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Tesla goes public. Mind the risk. Featured

Tesla Motors CEO Elon Musk is finally preparing to take his car company public. On Jan. 29, Musk’s company filed for an initial public stock offering, which he has talked about as a possibility for a couple of years. He wants to sell $100 million worth of stock, which could help fund a new factory or some acquisitions as Tesla prepares to launch its Model S sedan in 2012. The company originally planned to launch the car in 2011. Tesla sells a $109,000 Roadster now.

 

A couple of things come to mind. First is the company’s profit history—or lack of profit history—and the risk it presents for stockholders. The company has lost $236.4 million on $108.2 million in revenue since its inception in 2004, according to its prospectus. The company also disclosed that it has not made money in any one single quarter. As an aside, the company bragged that it made a $1 million profit in July of 2009, but obviously couldn’t sustain it. Any investor needs to know that it will be difficult for an electric-car company to turn a buck, especially given the cost of developing lithium ion batteries and the power electronics needed to make these cars go.

The second issue is Tesla’s future sales prospects. Tesla is first to market with an electric car that uses lithium ion batteries. BMW’s Mini E came second and is only leased in small batches. The green crown eagerly anticipates the Model S. If Tesla gets the car to market, it would be much more usable that the two-seat electric Roadster. But green cars are still a very tough sell. After a decade of selling hybrids, they account for around 3% of the market in any given month. Toyota’s Prius is the only one that sells in volumes above 100,000 a year.

By the time Tesla is selling Model S, Nissan will have its Leaf on the market, boasting 100 miles of all-electric driving. General Motors will be selling the Chevy Volt. There will be a plug-in version of the Prius and a few other entries on the way all with green cred to sell. These cars will come from established carmakers with big dealer networks to offer customers many convenient locations for sales and repairs. Those companies also have long histories to prove that they will still be around to honor warranties. That’s a tougher sell coming from a startup that hasn’t made money. Tesla is backed by $465 million in government loans, which will keep it going while it develops its battery packs and the sedan. Another $100 million will just add to its liquidity.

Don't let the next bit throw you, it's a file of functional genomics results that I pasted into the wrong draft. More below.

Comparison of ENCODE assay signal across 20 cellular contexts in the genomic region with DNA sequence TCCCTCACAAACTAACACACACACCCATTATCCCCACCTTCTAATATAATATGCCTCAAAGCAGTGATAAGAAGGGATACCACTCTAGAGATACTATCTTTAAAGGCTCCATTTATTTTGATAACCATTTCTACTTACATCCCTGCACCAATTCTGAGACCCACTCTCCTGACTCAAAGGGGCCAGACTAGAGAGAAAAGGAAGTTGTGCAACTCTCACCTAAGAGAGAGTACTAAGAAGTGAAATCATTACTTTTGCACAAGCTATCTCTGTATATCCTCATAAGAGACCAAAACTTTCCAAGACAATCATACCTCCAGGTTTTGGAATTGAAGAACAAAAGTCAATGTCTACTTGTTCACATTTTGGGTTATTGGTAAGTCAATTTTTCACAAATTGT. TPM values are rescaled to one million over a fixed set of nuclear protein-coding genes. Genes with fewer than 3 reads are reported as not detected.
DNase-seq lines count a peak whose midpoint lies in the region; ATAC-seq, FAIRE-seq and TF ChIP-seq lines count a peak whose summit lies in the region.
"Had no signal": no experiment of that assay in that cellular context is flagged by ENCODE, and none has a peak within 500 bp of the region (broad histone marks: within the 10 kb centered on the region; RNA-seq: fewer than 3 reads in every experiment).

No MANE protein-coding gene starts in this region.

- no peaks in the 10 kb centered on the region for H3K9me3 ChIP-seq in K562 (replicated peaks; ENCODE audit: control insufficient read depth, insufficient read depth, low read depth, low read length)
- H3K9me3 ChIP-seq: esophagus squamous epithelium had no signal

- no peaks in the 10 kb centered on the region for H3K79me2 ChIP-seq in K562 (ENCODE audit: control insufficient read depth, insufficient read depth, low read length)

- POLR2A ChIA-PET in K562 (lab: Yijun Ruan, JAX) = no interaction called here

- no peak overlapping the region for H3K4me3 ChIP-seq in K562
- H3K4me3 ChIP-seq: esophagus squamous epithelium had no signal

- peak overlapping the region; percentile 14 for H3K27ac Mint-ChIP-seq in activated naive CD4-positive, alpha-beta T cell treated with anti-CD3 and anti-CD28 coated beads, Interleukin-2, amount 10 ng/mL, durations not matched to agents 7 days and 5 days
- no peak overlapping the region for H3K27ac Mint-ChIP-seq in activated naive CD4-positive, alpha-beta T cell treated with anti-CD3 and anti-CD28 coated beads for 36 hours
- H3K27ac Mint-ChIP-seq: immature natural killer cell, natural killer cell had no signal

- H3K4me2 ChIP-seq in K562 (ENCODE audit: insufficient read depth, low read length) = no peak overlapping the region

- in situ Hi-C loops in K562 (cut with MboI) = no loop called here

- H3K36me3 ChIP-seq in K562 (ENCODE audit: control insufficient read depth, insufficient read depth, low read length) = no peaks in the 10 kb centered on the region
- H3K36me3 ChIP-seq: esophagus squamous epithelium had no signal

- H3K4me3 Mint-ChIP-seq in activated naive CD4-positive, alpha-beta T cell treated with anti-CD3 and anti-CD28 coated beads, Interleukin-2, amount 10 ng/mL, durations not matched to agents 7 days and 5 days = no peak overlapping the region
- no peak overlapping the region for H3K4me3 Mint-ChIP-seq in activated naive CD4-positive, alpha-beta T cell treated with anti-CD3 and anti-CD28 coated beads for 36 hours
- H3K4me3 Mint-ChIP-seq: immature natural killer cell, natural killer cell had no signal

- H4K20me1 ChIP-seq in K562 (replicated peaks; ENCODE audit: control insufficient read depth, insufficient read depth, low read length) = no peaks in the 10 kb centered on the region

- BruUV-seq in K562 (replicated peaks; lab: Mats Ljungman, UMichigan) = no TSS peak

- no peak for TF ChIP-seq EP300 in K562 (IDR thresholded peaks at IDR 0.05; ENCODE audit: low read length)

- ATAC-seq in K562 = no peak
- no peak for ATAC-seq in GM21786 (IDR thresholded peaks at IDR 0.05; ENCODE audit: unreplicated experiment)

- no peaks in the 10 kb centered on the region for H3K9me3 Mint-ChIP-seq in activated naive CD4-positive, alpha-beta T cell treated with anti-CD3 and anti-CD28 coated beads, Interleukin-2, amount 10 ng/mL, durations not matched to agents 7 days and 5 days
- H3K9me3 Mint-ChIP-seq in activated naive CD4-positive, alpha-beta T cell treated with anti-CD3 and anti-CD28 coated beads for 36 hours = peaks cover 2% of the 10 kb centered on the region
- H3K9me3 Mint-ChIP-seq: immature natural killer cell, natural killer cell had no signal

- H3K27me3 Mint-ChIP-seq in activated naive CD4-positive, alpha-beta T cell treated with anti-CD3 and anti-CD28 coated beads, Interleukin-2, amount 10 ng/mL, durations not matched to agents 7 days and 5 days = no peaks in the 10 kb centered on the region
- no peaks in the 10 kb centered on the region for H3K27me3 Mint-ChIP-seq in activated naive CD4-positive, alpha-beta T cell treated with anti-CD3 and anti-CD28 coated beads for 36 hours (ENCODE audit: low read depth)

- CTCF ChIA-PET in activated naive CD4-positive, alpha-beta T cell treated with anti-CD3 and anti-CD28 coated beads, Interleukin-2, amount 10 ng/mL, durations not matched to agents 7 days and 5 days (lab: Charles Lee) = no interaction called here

The challenge will be selling enough cars to stand on its own in the long run. Tesla wants to sell 20,000 of the Model S a year at $49,900 apiece, it said in its public filing. It’s hard to see that happening. It took Toyota three years to get to that kind of annual sales clip with the Prius, and it sold for less than half the price.

Tesla was the first company since GM launched the EV1 to sell an electric car. That was an impressive feat. It will be even more impressive if they can make a buck doing it.

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Last modified onSaturday, 30 January 2010 13:06

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Tesla Motors Model S Sedan First Looks The Tesla Model S sedan made its world debut last month at Elon Musk's Space X facility in Hawthorne, CA. For the full story visit http://graphicsunique.ning.com In addition to announcing various details on the car, Musk reiterated his confidence in the
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